This is not about whether we agree or disagree with the policies of the president. This ultimately is about an abuse of power, an abuse of authority. A president abused his authority for personal, political gain. We cannot allow that to happen, because if we do then we are setting a precedent that would allow every subsequent administration — Republican or Democrat — to do the same thing. It’s time for us to stand up and defend the rule of law.
There’s been a charge from Republicans that this wasn’t a fair process in the House. What do you say to that?
Well, it absolutely was a fair process. There were dozens of witnesses, over 100 hours of testimony. Republicans were in the committee rooms as well. They were able to have counsel. They were able to ask questions, and they did. This was a process that was done just like the prior processes. Now there’s a trial phase, and that’s where the president will have lawyers. That’s where they will present evidence. We will present evidence.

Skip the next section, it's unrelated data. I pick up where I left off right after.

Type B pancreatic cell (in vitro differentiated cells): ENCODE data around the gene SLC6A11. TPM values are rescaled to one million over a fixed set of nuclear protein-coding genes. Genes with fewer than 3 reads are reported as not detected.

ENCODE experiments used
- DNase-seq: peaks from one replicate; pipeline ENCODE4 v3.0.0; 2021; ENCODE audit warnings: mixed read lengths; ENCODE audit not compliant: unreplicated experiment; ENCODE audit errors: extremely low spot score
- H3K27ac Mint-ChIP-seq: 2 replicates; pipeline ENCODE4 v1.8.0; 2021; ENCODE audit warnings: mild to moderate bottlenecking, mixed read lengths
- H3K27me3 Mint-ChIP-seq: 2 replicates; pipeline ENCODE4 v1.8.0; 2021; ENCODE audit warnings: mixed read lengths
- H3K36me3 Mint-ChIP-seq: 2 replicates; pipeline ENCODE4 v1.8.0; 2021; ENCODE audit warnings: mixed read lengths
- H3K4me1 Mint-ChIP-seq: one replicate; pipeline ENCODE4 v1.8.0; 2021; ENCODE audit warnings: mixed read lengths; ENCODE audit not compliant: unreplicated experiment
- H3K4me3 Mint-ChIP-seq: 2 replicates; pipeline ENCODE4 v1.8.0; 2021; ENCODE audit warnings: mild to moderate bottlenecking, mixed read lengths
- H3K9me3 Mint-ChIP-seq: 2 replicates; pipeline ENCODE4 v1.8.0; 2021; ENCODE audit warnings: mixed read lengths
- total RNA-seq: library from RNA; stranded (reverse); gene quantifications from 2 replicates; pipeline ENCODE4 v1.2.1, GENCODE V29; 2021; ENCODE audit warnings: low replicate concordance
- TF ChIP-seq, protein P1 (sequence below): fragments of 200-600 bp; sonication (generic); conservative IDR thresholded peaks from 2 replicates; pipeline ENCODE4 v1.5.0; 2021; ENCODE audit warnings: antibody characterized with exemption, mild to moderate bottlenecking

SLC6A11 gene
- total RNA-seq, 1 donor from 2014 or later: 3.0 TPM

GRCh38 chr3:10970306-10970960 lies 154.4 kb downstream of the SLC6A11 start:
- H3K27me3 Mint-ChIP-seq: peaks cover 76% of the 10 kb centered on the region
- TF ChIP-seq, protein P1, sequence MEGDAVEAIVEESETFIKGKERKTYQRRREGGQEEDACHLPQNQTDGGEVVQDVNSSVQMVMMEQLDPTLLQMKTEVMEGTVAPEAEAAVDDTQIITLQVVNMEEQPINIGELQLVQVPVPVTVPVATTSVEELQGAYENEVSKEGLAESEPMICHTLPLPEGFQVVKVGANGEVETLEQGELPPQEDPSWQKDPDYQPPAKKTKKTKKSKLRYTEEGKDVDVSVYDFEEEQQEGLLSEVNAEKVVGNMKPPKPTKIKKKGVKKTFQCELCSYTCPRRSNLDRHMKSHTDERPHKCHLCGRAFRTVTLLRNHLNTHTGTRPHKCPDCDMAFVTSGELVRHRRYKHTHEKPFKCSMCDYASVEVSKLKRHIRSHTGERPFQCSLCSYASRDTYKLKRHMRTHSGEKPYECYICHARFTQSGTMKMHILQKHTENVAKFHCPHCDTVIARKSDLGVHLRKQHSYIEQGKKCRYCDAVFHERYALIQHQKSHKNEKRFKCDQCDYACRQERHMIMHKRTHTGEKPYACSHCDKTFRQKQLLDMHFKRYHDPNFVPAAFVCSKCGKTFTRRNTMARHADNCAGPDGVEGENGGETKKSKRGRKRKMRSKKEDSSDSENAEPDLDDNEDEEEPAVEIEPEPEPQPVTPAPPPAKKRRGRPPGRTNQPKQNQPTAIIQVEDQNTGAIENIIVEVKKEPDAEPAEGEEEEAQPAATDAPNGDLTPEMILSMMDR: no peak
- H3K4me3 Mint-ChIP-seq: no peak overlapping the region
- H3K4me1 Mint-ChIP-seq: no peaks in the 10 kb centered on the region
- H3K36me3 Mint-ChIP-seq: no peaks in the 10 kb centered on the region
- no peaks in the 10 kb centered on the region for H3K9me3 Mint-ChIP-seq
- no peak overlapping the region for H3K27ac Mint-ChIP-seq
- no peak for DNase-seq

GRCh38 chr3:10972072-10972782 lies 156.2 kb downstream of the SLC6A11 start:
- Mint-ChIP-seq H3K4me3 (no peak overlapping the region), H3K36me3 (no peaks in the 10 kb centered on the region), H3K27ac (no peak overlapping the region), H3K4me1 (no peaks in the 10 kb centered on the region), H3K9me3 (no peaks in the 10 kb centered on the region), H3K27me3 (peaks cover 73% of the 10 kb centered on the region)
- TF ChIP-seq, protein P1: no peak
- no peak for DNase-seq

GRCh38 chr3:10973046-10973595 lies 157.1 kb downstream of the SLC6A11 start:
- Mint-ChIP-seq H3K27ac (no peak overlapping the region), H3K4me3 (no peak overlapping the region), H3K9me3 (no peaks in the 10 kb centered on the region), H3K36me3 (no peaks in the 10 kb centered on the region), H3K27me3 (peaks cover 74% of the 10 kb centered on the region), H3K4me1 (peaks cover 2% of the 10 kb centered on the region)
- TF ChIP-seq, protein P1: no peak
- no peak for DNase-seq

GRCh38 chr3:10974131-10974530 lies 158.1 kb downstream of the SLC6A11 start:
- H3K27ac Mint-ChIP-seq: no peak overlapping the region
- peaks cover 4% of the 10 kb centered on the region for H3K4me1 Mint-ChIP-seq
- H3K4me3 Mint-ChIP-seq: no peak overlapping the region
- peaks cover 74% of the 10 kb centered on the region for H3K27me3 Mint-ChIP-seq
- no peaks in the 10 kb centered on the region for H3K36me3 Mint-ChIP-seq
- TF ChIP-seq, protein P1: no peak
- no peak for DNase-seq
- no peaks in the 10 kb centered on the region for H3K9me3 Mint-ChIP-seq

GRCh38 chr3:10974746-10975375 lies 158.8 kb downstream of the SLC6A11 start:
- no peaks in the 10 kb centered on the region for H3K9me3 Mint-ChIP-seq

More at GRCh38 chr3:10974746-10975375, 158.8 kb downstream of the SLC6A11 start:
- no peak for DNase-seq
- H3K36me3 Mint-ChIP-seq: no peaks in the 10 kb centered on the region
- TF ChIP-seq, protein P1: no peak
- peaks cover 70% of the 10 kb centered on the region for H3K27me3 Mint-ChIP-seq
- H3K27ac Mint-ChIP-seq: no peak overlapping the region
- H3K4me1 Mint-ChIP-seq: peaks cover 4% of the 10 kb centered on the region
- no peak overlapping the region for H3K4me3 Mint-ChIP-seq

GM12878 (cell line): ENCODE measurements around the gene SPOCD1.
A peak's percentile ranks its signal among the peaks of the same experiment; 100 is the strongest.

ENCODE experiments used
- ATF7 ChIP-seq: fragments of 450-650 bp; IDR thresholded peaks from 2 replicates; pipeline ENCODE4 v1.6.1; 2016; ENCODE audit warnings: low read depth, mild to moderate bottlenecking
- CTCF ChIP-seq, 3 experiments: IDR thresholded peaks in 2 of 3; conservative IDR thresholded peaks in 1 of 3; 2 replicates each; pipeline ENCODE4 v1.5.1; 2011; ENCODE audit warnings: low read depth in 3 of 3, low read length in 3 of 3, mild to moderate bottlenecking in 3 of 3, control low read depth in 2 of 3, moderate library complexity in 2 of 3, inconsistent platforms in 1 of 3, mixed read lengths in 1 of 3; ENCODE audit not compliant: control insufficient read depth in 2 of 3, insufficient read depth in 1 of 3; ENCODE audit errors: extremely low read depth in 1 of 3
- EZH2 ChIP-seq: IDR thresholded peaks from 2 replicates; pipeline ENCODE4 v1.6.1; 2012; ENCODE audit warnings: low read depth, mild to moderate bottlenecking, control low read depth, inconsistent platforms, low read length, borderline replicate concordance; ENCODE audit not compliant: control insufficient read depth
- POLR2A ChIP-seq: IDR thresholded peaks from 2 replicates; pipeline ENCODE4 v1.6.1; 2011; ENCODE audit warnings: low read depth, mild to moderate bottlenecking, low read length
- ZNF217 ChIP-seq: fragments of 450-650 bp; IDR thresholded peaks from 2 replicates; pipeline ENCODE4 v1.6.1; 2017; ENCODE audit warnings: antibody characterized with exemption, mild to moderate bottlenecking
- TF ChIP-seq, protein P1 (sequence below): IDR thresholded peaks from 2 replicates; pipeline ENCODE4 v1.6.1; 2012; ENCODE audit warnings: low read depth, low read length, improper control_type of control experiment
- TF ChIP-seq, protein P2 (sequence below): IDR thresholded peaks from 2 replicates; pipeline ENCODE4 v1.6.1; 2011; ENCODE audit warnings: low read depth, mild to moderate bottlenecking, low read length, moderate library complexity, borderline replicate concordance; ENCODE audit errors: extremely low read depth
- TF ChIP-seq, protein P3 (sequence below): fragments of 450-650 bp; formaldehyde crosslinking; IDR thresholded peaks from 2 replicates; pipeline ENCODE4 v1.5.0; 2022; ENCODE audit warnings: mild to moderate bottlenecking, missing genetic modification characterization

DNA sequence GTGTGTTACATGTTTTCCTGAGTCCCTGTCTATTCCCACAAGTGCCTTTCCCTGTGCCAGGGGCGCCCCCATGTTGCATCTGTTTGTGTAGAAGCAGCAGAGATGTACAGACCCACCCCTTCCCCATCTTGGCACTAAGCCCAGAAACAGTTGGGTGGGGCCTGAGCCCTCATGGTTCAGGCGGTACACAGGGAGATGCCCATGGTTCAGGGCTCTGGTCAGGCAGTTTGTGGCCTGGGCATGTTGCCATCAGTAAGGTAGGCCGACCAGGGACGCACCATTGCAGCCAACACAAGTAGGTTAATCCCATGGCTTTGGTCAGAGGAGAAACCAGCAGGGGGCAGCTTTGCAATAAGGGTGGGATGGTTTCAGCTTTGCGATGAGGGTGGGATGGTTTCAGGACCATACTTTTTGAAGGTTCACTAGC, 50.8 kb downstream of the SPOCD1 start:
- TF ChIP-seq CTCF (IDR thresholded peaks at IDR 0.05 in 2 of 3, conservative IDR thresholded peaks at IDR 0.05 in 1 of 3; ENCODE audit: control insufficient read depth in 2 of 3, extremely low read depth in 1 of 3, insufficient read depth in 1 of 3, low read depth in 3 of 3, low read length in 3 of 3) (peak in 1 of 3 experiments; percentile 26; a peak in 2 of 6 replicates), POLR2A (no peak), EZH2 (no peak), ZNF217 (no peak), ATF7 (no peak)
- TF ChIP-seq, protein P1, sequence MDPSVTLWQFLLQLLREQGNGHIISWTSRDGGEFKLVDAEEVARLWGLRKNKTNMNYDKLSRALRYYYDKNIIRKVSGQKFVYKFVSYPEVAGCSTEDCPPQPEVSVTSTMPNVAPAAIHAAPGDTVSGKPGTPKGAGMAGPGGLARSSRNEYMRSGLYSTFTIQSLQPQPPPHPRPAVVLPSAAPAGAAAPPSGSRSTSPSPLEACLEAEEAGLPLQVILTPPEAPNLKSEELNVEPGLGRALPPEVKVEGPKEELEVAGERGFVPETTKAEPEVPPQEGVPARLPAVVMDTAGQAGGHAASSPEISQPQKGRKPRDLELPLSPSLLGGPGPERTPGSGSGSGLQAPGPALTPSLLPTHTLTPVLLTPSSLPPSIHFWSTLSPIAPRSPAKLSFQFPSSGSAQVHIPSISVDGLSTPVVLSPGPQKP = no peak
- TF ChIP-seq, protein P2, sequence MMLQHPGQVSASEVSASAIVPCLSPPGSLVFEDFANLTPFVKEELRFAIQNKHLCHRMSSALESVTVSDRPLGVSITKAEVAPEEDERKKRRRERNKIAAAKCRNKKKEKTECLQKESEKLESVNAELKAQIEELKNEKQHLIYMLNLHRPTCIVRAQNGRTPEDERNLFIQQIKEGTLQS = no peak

What was your reaction when Speaker Pelosi asked you to do this?
I’m still processing it. Certainly a very momentous occasion. But it is somber, it is a very grave situation and we are going to be approaching it with the somberness and the seriousness and the gravity that it deserves.